Charles Lennox, 3rd Duke of Richmond
|Field Marshal His Grace
The Duke of Richmond
KG PC FRS
|Portrait by George Romney, circa 1777|
|Secretary of State for the Southern Department|
23 May 1766 – 29 July 1766
|Prime Minister||The Marquess of Rockingham|
|Preceded by||Henry Conway|
|Succeeded by||The Earl of Shelburne|
|Born||22 February 1735|
|Died||29 December 1806(aged 71)|
|Allegiance||Kingdom of Great Britain|
|Years of service||1751–1806|
|Commands||72nd Regiment of Foot, Colonel
Royal Horse Guards, Colonel
|Battles/wars||Seven Years' War|
|Awards||Knight of the Garter|
Field Marshal Charles Lennox, 3rd Duke of Richmond, 3rd Duke of Lennox, 3rd Duke of Aubigny, KG, PC, FRS (22 February 1735 – 29 December 1806), styled Earl of March until 1750, was a British politician and office holder noteworthy for his advanced views on the issue of parliamentary reform. He associated with the Rockingham Whigs and rose to hold the post of Southern Secretary.
Lennox was styled Earl of March, his father's principal subsidiary title, from birth. He received his early education at Westminster School and succeeded his father as Duke of Richmond and Lennox in 1750. He had many sisters, including the Ladies Caroline Lennox, Emily Lennox, Louisa Lennox and Sarah Lennox. He was admitted a Fellow of the Royal Society on 11 December 1755.
From 1756 to 1758 Richmond was the lieutenant-colonel of the 33rd Regiment of Foot. In 1757 a second battalion (2nd/33rd) had been raised and in 1758 this battalion became an independent regiment, the 72nd Regiment of Foot; Richmond was appointed Colonel of the new regiment and his younger brother George Lennox took command of the 33rd Regiment (1st/33rd).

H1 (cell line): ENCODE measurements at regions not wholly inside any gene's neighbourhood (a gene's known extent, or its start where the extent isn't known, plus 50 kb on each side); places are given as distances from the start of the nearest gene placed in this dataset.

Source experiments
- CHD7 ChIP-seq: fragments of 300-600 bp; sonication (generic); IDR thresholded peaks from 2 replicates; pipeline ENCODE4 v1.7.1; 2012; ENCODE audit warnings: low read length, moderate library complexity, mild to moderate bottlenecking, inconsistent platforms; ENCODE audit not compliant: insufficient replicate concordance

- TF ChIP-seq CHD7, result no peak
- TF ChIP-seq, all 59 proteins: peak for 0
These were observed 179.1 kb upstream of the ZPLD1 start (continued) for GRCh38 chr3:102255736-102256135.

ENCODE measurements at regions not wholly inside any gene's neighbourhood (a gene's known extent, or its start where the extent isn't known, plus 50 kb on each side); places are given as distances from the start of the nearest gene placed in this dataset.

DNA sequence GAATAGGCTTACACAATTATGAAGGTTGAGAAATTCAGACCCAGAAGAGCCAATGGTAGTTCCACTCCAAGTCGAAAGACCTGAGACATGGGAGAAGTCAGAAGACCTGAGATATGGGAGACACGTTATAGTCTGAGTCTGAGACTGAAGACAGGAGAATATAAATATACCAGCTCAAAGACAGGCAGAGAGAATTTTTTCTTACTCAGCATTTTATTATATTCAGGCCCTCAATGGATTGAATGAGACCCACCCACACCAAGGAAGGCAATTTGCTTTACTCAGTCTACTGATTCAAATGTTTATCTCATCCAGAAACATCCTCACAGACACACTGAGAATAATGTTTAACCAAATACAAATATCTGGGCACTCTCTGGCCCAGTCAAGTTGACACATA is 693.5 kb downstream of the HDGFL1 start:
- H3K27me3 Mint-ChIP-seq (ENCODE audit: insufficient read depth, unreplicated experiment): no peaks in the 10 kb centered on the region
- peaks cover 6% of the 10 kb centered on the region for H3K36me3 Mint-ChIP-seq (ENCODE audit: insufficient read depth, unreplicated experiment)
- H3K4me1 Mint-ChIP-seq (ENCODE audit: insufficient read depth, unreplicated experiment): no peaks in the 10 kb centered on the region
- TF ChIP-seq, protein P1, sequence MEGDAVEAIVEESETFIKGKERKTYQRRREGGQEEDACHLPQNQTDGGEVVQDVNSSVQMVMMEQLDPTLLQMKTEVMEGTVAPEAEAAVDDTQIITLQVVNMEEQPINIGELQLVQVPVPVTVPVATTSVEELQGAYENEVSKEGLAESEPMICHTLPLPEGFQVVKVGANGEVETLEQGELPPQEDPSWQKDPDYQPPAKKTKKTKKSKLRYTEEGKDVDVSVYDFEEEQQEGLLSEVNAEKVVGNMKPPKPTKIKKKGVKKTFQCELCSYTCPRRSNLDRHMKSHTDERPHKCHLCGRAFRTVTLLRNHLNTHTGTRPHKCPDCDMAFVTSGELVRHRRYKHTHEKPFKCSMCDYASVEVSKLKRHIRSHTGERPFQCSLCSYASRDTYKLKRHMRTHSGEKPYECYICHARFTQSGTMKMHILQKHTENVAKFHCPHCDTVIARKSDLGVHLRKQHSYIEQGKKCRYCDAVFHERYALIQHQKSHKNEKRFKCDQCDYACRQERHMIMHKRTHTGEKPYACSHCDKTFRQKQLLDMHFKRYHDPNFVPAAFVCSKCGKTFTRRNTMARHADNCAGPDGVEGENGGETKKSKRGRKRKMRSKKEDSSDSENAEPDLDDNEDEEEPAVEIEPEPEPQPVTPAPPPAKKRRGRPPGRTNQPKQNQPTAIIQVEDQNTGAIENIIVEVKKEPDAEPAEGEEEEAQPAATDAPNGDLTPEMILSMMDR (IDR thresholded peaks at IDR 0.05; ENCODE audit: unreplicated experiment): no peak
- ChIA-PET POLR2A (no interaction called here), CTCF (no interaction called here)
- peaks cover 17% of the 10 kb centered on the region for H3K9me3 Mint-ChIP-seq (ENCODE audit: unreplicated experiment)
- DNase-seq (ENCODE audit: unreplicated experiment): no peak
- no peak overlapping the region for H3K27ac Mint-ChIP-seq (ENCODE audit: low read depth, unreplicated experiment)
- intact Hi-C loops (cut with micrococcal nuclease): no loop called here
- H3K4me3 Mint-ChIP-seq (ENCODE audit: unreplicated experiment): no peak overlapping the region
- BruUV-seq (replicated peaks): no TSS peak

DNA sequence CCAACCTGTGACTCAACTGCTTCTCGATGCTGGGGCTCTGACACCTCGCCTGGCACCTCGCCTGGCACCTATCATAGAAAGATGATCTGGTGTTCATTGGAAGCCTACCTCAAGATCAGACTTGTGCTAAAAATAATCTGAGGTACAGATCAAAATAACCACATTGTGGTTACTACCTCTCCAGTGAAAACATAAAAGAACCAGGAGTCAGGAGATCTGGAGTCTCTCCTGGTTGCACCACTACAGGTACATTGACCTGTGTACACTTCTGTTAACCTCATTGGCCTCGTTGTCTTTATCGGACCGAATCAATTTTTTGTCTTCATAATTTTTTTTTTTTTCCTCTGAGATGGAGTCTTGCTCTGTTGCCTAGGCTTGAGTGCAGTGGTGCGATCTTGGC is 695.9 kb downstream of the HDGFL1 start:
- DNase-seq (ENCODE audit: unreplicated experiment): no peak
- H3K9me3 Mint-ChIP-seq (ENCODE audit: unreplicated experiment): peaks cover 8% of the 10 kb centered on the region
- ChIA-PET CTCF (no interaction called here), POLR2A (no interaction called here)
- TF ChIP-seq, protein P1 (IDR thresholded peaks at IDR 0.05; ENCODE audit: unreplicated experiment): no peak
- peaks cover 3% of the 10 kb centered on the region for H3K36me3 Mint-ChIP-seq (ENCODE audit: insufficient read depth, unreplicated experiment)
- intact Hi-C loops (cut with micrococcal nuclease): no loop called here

The Duke of Richmond was appointed British ambassador extraordinary in Paris in 1765, and in the following year he briefly served as Southern Secretary in the Rockingham Whig administration, resigning office on the accession to power of Pitt the Elder.
In the debates on the policy that led to the War of American Independence Richmond was a firm supporter of the colonists, and he initiated the debate in 1778 calling for the removal of British troops from America, during which Chatham was seized by his fatal illness. He also advocated a policy of concession in Ireland, with reference to which he originated the phrase "a union of hearts" which long afterwards became famous when his use of it had been forgotten. In 1779 the duke brought forward a motion for retrenchment of the civil list, and in 1780 he embodied in a bill his proposals for parliamentary reform, which included manhood suffrage, annual parliaments and equal electoral areas.
Richmond sat in Rockingham's second cabinet as Master-General of the Ordnance, and in 1784 he joined the ministry of William Pitt. He now developed strongly Tory opinions, and his alleged desertion of the cause of reform led to his being violently attacked by Lauderdale in 1792, which nearly led to a duel between the two noblemen. Richmond died in December 1806, and, leaving no legitimate children, he was succeeded in the peerage by his nephew Charles, son of his brother, General Lord George Henry Lennox. The adjoining towns of Richmond and Lenox in Massachusetts were named in his honor. Richmond County, Georgia, one of Georgia's original counties, was named for him.
He became a Privy Counsellor in 1765.
In retirement he built the famous racecourse at the family seat of Goodwood. He was also a patron of artists such as George Stubbs, Pompeo Batoni, Anton Raphael Mengs, Joshua Reynolds, George Romney and George Smith of Chichester.
|Ancestors of Charles Lennox, 3rd Duke of Richmond|
- This article incorporates text from a publication now in the public domain: Chisholm, Hugh, ed. (1911). Encyclopædia Britannica (11th ed.). Cambridge University Press.